# Finding $n,m\in N$ such that $|\sqrt{e} - \frac{n}{m}| < \frac{1}{100}$

Find $$n,m\in N$$ such that $$|\sqrt{e} - \frac{n}{m}| < \frac{1}{100}$$.
I wrote this proof:

Let $$f(x)=e^x=\sum_{n=0}^\infty \frac{x^n}{n!}$$
$$|\sqrt{e}-P_N(\frac{1}{2})|=|R_N(\frac{1}{2})| < \frac{1}{100}$$

From the Taylor theorem we get that there exists $$0 such that:
$$|R_N(\frac{1}{2})| = |\frac{f^{(N+1)}(c)}{(N+1)!2^N}| = \frac{e^c}{(N+1)!2^N} \leq \frac{e}{(N+1)!2^N}\leq \frac{3}{(N+1)!2^N}\leq \frac{3}{(N+1)!}<10^{-2}$$

hence for $$N=5$$ we get $$720>300$$ and the inequality holds.
Therefore:

$$P_5(\frac{1}{2})=1+\frac{1}{2}+\frac{1}{8}+\frac{1}{6\cdot8}+\frac{1}{16\cdot 24}+\frac{1}{32\cdot 120} = \frac{32\cdot120+16\cdot 120+4\cdot 120+4\cdot 20+2\cdot 5}{32\cdot 120} = \frac{n}{m}$$

Did I get it right? Was there a simpler method?

Yes, there is a simpler method using CF (Continued Fractions). Do you happen to know them ? Here is the result (explanations just after). $$\underbrace{\frac{28}{17}}_{\approx \ 1.6471} < \underbrace{\sqrt{e}}_{\approx \ 1.6487} < \underbrace{\frac{33}{20}}_{= \ 1.65}$$

Explanations : A continued fraction is an expression of the form:

$$a=a_0+\cfrac{1}{a_1+\cfrac{1}{a_2+\cfrac{1}{a_3+\cfrac{1}{a_4+\cfrac{1}{a_5+\cfrac{1}{a_6+\cdots}}}}}}$$

Here, we rely on this formula:

$$e^{1/2}=1+\cfrac{1}{1+\cfrac{1}{1+\cfrac{1}{1+\cfrac{1}{5+\cfrac{1}{1+\cfrac{1}{1+\cfrac{1}{9+\cfrac{1}{1+\cfrac{1}{1+\cfrac{1}{13+\cfrac{1}{1+\cfrac{1}{1+\cdots}}}}}}}}}}}}$$

(recalled for example in this answer to a question where you will find other things about $$\sqrt{e}$$) with (excepted for the first two $$a_k$$) a periodicity with $$a_k=1$$, but for terms $$a_{3k+4}=4k+5$$...

It is not the place here to recall the theory of continued fractions. It suffices to say that we work with convergents, the $$n$$th convergent being the rational number obtained by stopping at the $$n$$th level, erasing everything situated to the right and the bottom of $$a_n$$ ; here are the first convergents in our case :

$$c_0=1,\ c_1=1+\cfrac{1}{1}=2, \ c_2=1+\cfrac{1}{1+\cfrac{1}{1}}=\frac32,$$

$$c_3=1+\cfrac{1}{1+\cfrac{1}{1+\cfrac{1}{1}}}=\frac53,\ c_4=1+\cfrac{1}{1+\cfrac{1}{1+\cfrac{1}{1+\cfrac{1}{5}}}}=\frac{28}{17},...$$

It is known that it is among these convergents that one can find the closest rational approximations of the given real number. Moreover, you may have observed that the sequence $$c_n$$ is alternated around its limit here $$\sqrt{e}$$ (at one time below, at next time above, etc.). Therefore, we can achieve closer and closer "bracketings" of $$\sqrt{e}$$ by rational approximations.

Remark: all $$e^{\frac{1}{n}}, \ n>1$$ have the same kind of continued fractions: see here.

• I have attempted to be more precise in my answer. Any comment ? Jun 13 at 15:00
– Lilo
Jun 13 at 23:12

Your solution is correct, but unnecessarily complicated. Also, there seems to be an error in your expression for $$\left\lvert{R_N\left(\tfrac12\right)}\right\rvert,$$ which doesn't invalidate your numerical answer, but adds to the complication of finding it.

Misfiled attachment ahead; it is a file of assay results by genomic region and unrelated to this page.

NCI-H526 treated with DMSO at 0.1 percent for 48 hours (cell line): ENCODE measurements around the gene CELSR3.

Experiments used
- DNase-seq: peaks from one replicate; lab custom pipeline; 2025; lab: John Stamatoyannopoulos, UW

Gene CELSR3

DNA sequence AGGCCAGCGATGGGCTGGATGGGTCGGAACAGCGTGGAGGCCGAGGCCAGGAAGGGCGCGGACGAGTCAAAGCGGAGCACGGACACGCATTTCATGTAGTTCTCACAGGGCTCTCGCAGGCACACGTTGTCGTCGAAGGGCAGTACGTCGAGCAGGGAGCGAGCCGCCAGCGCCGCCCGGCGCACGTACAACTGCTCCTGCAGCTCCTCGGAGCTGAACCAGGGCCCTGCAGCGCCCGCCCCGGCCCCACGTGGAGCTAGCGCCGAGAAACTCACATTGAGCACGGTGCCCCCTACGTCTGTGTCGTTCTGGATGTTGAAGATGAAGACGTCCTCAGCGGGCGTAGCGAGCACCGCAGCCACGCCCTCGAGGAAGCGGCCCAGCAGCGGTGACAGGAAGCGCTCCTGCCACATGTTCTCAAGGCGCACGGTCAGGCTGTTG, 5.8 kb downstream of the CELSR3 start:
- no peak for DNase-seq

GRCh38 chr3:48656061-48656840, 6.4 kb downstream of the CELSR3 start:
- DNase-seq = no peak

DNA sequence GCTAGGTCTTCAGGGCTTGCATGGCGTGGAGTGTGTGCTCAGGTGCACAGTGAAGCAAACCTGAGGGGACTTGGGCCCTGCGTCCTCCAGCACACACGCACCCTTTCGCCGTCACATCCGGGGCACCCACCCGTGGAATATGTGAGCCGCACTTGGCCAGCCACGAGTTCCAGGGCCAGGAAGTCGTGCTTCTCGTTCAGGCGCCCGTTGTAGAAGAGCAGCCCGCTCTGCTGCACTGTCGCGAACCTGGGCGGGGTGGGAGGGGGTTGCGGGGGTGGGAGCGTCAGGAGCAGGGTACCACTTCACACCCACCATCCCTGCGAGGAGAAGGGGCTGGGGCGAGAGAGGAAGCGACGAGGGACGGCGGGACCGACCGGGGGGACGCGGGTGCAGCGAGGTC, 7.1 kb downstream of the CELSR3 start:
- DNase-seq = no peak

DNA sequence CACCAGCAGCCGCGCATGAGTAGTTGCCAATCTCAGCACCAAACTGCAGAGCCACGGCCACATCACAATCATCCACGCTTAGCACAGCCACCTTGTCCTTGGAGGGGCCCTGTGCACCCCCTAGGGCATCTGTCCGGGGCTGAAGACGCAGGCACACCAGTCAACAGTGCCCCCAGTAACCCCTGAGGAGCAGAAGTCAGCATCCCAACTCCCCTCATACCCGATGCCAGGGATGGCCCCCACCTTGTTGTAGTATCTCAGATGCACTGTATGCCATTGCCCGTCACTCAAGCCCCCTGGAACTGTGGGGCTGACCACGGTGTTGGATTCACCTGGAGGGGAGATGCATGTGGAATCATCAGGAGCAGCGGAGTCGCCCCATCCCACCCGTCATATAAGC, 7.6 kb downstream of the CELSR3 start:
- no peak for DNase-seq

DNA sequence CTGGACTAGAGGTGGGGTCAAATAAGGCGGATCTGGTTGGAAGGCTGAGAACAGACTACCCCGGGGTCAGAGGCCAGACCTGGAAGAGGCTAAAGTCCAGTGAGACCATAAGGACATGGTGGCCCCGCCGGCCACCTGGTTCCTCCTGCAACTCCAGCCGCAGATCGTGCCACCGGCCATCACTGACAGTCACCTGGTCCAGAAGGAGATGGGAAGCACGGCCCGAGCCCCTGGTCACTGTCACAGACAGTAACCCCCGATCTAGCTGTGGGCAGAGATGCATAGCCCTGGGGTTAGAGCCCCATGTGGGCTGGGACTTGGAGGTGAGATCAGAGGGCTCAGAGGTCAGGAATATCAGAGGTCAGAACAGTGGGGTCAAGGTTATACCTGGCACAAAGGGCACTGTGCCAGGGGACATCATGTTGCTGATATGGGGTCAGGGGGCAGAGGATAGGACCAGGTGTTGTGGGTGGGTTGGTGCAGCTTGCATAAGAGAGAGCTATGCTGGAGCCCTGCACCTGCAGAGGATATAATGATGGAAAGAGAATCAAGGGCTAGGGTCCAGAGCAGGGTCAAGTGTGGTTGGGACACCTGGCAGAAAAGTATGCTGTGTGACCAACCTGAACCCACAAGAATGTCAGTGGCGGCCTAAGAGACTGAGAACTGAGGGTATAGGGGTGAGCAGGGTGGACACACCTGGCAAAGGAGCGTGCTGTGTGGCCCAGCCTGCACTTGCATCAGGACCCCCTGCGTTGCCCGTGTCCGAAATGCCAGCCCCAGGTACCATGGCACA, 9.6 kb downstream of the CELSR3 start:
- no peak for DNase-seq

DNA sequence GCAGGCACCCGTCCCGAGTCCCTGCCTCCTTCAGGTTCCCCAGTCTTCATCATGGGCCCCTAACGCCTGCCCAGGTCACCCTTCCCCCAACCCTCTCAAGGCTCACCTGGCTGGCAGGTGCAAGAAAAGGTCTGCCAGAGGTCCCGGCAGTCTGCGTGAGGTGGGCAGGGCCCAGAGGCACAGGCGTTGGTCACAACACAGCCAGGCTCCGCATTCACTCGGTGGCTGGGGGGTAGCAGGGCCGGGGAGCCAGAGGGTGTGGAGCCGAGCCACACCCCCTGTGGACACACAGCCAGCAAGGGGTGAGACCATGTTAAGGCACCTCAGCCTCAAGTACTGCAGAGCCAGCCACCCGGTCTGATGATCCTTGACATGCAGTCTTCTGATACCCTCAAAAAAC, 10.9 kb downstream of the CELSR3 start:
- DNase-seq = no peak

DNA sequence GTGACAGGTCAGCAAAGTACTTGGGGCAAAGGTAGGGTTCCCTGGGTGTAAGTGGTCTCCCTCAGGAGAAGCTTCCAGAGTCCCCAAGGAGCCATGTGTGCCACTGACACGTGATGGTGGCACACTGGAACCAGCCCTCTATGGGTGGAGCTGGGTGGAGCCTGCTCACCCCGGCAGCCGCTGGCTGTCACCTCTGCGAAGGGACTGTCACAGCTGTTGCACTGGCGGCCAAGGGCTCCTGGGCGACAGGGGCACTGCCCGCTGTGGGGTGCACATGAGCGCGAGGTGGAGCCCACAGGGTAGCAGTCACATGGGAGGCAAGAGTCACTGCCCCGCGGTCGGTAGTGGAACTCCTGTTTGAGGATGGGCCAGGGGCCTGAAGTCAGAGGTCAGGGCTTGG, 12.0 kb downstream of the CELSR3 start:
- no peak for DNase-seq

You're using Taylor's theorem with the Lagrange form of the remainder. Surely the expression should be: $$\left\lvert{R_N\left(\frac12\right)}\right\rvert = \left\lvert{\frac{f^{(N+1)}(c)}{(N+1)!\cdot2^{N+1}}}\right\rvert$$ Having $$2^{N+1}$$ rather than $$2^N$$ in the denominator makes things slightly easier. Also, you have gone rather too far in your simplifying approximations; the approach is valid, but the calculation is harder than it needs to be.

Continuing in a simpler way, using the fact that $$e < 4,$$ so $$\sqrt{e} < 2$$: $$\frac{e^c}{(N+1)!\cdot2^{N+1}} < \frac{\sqrt{e}}{(N+1)!\cdot2^{N+1}} < \frac{1}{(N+1)!\cdot2^N}.$$

Therefore, all we need is to find $$N$$ large enough that: $$(N+1)!\cdot2^N > 100.$$ So we don't need $$N = 5$$; it is good enough to take $$N = 3.$$ Then we find: $$\sqrt{e} - \frac{79}{48} < \frac{1}{192}.$$

We could get the same value for $$\tfrac{n}{m}$$ even more simply, without using the remainder expression for Taylor's theorem - it's quite easy to get it wrong, and I'm not sure I haven't! - instead just using the infinite series for $$\sqrt{e}$$: \begin{align*} \sqrt{e} & = 1 + \frac12 + \frac18 + \frac1{48} + \frac1{384}\left(1 + \frac1{5\cdot2} + \frac1{5\cdot6\cdot2^2} + \cdots\right) \\ & < \frac{79}{48} + \frac1{384}\left(1 + \frac1{2} + \frac1{2^2} + \cdots\right) \\ & = \frac{79}{48} + \frac1{192}, \end{align*} an approximation which is still more than good enough $$\ldots$$ indeed, the accuracy is just the same! (I miscalculated at first.) I presume this is just a coincidence.

(Continued fraction methods, as used in the two previous answers, give more accurate approximations than these - in fact, the most accurate approximations possible - but we don't need that level of precision for this question.)

You can just compute the continued fraction getting $$[1;1,1,1,5,1,1,9,1,1,13,\ldots]$$. If you stop after the $$5$$ this evaluates to $$\frac {28}{17}$$, which is off by less than $$0.0017$$
• $23/14$ also works and is simpler.
• @lhf: I tried stopping before the $5$ and got $/frac 53$, which isn't good enough. Usually stopping just before a big number means you are very close, but $5$ isn't so big. You are right that is good enough. Jun 13 at 14:21